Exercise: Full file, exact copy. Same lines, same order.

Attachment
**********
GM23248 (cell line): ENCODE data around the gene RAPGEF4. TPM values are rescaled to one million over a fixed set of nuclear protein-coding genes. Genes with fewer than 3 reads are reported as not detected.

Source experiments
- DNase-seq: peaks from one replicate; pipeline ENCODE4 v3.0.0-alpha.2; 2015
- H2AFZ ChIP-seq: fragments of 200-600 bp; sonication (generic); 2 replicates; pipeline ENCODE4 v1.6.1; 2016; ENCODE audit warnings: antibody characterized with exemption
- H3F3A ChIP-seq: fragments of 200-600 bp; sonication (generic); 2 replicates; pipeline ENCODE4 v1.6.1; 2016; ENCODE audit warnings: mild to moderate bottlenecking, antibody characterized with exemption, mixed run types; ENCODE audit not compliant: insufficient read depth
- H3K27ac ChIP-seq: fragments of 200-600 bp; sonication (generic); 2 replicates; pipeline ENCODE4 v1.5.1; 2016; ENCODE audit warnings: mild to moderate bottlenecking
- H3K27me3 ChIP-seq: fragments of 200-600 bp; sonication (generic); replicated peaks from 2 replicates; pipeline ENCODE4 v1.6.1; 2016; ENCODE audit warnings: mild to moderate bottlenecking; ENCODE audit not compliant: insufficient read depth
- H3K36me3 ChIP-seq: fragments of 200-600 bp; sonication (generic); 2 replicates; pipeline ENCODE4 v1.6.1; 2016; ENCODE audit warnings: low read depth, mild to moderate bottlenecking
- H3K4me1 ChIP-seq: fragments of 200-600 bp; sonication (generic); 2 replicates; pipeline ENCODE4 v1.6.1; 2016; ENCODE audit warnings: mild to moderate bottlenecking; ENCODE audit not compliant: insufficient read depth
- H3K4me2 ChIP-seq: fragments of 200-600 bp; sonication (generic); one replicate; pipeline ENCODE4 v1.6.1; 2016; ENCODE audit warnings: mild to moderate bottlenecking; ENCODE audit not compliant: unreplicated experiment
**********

GM23248 (cell line): ENCODE data around the gene RAPGEF4. TPM values are rescaled to one million over a fixed set of nuclear protein-coding genes. Genes with fewer than 3 reads are reported as not detected.

Source experiments
- DNase-seq: peaks from one replicate; pipeline ENCODE4 v3.0.0-alpha.2; 2015
- H2AFZ ChIP-seq: fragments of 200-600 bp; sonication (generic); 2 replicates; pipeline ENCODE4 v1.6.1; 2016; ENCODE audit warnings: antibody characterized with exemption
- H3F3A ChIP-seq: fragments of 200-600 bp; sonication (generic); 2 replicates; pipeline ENCODE4 v1.6.1; 2016; ENCODE audit warnings: mild to moderate bottlenecking, antibody characterized with exemption, mixed run types; ENCODE audit not compliant: insufficient read depth
- H3K27ac ChIP-seq: fragments of 200-600 bp; sonication (generic); 2 replicates; pipeline ENCODE4 v1.5.1; 2016; ENCODE audit warnings: mild to moderate bottlenecking
- H3K27me3 ChIP-seq: fragments of 200-600 bp; sonication (generic); replicated peaks from 2 replicates; pipeline ENCODE4 v1.6.1; 2016; ENCODE audit warnings: mild to moderate bottlenecking; ENCODE audit not compliant: insufficient read depth
- H3K36me3 ChIP-seq: fragments of 200-600 bp; sonication (generic); 2 replicates; pipeline ENCODE4 v1.6.1; 2016; ENCODE audit warnings: low read depth, mild to moderate bottlenecking
- H3K4me1 ChIP-seq: fragments of 200-600 bp; sonication (generic); 2 replicates; pipeline ENCODE4 v1.6.1; 2016; ENCODE audit warnings: mild to moderate bottlenecking; ENCODE audit not compliant: insufficient read depth
- H3K4me2 ChIP-seq: fragments of 200-600 bp; sonication (generic); one replicate; pipeline ENCODE4 v1.6.1; 2016; ENCODE audit warnings: mild to moderate bottlenecking; ENCODE audit not compliant: unreplicated experiment